The district court did not err in assessing one criminal history point for the 1982 assault conviction without first conducting an evidentiary hearing to determine whether the charge actually resulted in a conviction. A district court is not required to make a factual finding of any matter contained in the PSR unless the defendant objects to such matter with "specificity and clarity." United States v. Toirac, 917 F.2d 11, 13 (8th Cir.1990). Here, the attorney who represented Wajda in the district court originally raised the issue in a letter to the probation officer. He later told the same probation officer, however, that he would not be filing a "position paper" with the court because he had no objections to the PSR. At the sentencing hearing, Wajda's attorney told the district court that he saw the microfilm of the document on which the probation officer had based the one-point assessment and he concluded that the probation officer was correct. Although Wajda's attorney also told the district court that Wajda had papers in his possession showing that a parole board had found differently than the probation officer, he did not produce any documentation of the parole board's action. Wajda's objection to the one-point assessment (if one was made at all) was not clear and specific.

5

Because Wajda failed to object properly to the one-point assessment, we lack authority to consider the question unless "(1) the district court committed an error, i.e., deviated from a legal rule, (2) the error is plain, i.e., clear under current law, and (3) the error affected [Wajda's] substantial rights." United States v. Montanye, 996 F.2d 190, 192 (8th Cir.1993) (en banc). Wajda has failed to show that the district court committed an error. See United States v. Ragan, 952 F.2d 1049, 1049 (8th Cir.1992) (per curiam) (burden of proving plain error is on party asserting it). The PSR indicated that the assault charge resulted in a conviction: Wajda pleaded guilty and received a sentence that was stayed for one year. Wajda's attorney told the district court that he saw the document on which the probation officer based her report and that the probation officer was correct. Wajda has not produced any evidence (in the form of an affidavit from the attorney involved in the 1982 case, a parole board decision, or otherwise) showing that the document relied on by the probation officer was incorrect and that the assault charge was actually dismissed.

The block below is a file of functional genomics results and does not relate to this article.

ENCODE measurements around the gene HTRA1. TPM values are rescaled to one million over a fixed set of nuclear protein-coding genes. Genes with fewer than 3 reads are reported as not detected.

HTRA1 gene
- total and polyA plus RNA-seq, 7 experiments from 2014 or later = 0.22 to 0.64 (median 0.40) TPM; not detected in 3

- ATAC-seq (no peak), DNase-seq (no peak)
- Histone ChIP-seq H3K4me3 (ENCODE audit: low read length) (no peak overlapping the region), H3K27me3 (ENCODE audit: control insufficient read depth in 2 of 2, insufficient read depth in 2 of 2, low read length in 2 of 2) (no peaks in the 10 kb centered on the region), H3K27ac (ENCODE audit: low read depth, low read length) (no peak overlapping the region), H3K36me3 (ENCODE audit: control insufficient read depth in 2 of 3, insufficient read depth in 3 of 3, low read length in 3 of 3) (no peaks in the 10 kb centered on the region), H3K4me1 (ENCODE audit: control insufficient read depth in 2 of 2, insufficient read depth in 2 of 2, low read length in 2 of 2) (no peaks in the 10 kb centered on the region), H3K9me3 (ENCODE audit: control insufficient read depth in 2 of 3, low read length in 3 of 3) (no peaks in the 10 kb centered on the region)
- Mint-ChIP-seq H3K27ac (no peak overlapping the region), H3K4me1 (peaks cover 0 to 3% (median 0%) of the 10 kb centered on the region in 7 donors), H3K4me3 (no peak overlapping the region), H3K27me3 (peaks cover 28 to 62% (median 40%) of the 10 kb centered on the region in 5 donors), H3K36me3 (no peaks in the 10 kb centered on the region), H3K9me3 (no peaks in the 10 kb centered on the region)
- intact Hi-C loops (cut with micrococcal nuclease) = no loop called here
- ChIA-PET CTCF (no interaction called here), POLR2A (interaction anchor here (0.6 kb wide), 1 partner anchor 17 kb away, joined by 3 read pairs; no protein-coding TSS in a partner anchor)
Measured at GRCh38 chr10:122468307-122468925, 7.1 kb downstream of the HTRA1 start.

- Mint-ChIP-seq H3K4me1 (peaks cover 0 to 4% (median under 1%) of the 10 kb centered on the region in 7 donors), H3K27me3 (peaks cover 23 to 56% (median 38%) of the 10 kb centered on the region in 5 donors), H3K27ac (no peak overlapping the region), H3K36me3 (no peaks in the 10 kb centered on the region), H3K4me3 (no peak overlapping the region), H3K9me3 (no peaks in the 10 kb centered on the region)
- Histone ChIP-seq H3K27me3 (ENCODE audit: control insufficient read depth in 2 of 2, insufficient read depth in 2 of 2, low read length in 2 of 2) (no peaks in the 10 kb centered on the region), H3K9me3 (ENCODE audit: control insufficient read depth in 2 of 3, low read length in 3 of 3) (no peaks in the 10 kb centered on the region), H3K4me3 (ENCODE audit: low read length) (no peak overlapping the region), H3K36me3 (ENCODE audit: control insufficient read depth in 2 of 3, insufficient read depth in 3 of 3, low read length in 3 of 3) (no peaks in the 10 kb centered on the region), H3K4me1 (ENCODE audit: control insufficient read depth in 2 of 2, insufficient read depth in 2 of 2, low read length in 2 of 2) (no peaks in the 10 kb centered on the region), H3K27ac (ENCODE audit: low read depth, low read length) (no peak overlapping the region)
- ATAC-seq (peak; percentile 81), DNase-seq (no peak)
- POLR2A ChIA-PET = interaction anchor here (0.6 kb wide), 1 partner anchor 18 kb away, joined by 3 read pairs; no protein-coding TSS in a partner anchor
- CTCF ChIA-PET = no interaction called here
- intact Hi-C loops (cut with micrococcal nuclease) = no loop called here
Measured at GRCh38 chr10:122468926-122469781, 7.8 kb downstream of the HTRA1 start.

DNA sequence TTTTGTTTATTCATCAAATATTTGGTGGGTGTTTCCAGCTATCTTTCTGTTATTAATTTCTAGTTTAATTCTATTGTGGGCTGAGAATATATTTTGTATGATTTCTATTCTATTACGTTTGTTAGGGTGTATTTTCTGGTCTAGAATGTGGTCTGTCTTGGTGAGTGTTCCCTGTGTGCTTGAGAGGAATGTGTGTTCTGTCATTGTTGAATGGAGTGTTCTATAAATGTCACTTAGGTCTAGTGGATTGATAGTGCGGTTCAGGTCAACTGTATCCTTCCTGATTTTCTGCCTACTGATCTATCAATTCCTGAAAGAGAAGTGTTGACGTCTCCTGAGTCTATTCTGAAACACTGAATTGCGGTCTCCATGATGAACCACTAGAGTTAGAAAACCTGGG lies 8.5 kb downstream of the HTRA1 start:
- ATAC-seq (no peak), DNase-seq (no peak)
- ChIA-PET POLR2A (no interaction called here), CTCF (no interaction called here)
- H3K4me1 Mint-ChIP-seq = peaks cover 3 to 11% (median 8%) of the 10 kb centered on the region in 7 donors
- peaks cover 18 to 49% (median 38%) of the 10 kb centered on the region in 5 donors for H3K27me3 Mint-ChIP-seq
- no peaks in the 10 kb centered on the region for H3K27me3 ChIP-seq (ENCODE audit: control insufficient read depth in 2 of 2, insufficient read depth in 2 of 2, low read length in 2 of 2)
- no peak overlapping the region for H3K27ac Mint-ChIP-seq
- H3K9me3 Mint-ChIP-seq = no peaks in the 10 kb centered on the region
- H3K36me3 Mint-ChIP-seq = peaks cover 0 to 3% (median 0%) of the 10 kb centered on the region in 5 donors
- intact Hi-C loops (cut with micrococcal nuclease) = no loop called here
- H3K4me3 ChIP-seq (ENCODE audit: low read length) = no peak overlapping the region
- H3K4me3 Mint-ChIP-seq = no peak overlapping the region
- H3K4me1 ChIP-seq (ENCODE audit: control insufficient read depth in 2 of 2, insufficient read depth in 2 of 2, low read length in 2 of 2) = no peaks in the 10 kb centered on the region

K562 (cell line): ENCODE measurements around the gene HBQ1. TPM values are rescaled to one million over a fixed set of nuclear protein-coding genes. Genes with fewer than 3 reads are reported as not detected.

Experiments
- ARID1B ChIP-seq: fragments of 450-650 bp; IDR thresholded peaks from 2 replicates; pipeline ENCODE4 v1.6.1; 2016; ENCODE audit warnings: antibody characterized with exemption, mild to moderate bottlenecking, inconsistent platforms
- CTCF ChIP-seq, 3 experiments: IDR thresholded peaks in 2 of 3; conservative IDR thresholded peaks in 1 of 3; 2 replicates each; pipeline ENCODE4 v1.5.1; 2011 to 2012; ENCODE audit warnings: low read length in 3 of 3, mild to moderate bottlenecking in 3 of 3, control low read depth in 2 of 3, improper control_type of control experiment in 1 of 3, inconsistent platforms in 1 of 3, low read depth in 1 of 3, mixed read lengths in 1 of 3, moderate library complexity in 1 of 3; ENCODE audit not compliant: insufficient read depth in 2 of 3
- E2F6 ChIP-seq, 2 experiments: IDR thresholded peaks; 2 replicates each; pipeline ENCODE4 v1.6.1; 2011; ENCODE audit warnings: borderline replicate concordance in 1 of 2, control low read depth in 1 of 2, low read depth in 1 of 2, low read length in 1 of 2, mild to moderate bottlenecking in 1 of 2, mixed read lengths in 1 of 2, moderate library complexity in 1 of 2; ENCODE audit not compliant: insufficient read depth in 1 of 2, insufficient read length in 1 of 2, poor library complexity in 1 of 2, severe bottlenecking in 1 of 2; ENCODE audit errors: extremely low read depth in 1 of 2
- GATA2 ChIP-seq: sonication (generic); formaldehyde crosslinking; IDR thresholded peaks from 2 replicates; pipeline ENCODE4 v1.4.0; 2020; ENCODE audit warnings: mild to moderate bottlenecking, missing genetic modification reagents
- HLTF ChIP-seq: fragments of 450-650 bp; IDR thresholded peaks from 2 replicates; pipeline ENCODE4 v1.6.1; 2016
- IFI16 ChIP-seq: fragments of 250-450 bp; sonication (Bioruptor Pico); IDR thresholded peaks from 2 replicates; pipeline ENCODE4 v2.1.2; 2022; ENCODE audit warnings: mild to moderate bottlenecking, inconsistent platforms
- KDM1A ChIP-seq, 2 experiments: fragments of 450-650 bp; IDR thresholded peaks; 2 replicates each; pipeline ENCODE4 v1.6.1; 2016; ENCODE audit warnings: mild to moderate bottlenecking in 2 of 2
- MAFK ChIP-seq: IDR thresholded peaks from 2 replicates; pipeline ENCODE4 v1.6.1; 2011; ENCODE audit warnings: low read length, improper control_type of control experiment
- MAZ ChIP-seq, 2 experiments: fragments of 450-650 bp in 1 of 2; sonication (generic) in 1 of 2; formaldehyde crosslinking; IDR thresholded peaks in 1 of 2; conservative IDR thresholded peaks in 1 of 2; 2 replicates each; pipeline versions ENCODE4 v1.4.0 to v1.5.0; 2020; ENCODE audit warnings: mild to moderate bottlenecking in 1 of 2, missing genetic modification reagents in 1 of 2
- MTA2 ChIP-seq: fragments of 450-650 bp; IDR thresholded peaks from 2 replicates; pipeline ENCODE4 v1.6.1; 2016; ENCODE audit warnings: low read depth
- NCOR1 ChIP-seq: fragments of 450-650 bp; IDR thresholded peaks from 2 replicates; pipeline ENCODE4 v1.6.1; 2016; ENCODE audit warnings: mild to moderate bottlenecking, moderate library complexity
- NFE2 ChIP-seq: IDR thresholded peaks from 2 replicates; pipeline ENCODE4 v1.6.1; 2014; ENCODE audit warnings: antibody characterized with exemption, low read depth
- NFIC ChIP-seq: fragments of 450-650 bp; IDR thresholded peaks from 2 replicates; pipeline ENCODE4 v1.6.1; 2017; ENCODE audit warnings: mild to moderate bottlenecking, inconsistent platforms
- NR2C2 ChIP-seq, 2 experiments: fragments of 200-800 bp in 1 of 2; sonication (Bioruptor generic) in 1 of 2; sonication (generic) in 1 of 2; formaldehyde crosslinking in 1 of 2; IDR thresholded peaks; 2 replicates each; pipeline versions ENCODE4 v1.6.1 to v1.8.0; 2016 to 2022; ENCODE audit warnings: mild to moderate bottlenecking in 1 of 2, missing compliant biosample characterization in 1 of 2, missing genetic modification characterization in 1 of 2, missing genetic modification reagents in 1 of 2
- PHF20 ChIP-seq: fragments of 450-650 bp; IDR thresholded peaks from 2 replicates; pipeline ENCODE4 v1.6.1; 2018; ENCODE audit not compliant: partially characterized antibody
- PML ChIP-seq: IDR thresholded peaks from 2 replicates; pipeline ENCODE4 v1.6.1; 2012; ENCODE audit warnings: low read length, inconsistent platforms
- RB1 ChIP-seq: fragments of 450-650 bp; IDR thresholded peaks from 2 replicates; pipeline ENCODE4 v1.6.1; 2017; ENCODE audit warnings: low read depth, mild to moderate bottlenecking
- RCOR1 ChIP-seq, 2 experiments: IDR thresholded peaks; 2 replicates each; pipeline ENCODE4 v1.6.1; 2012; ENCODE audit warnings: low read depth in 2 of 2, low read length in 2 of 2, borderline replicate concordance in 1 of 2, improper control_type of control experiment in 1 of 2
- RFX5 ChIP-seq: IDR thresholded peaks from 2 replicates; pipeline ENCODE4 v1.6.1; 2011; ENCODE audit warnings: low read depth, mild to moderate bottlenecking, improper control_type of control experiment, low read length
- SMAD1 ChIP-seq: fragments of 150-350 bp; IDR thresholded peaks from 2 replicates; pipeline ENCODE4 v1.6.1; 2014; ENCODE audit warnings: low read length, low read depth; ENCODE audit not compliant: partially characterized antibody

6

Because Wajda failed to object to the PSR's assessment of one criminal history point for committing the instant offenses less than two years following his release on parole, he likewise must show that the district court's assessment of that point was plain error affecting his substantial rights. Wajda has failed to show plain error. First, Wajda provided no documentation showing, as he asserts in his brief, that a proper application of the Parole Guidelines would have resulted in his release more than two years prior to the date he committed the instant offense. Second, even if he had made such a showing, it would not amount to plain error. The Sentencing Commission's purpose in promulgating section 4A1.1(e) was to punish more severely those who commit crimes after recent release from confinement for a prior offense. See U.S.S.G. Sec. 4A1.1, comment. (backg'd); United States v. Wyckoff, 918 F.2d 925, 927 (11th Cir.1990) (per curiam). Because the focus of section 4A1.1(e) is on the "recency" of the commission of the instant offenses, rather than on the length of confinement for the past offenses, Wajda's claim that he should have been released on parole sooner than he was is not relevant. Wajda's actual release date is the proper point from which the "recency" factor is calculated.

1

The Honorable Harry H. MacLaughlin, Senior United States District Judge for the District of Minnesota